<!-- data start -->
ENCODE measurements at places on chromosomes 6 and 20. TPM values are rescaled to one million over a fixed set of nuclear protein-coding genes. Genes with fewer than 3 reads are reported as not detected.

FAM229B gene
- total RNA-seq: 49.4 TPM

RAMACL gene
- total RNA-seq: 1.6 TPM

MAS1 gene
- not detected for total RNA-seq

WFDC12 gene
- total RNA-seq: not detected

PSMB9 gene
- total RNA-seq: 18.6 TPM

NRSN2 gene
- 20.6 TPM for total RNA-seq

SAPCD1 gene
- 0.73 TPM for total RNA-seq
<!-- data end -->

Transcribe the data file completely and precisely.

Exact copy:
ENCODE measurements at places on chromosomes 6 and 20. TPM values are rescaled to one million over a fixed set of nuclear protein-coding genes. Genes with fewer than 3 reads are reported as not detected.

FAM229B gene
- total RNA-seq: 49.4 TPM

RAMACL gene
- total RNA-seq: 1.6 TPM

MAS1 gene
- not detected for total RNA-seq

WFDC12 gene
- total RNA-seq: not detected

PSMB9 gene
- total RNA-seq: 18.6 TPM

NRSN2 gene
- 20.6 TPM for total RNA-seq

SAPCD1 gene
- 0.73 TPM for total RNA-seq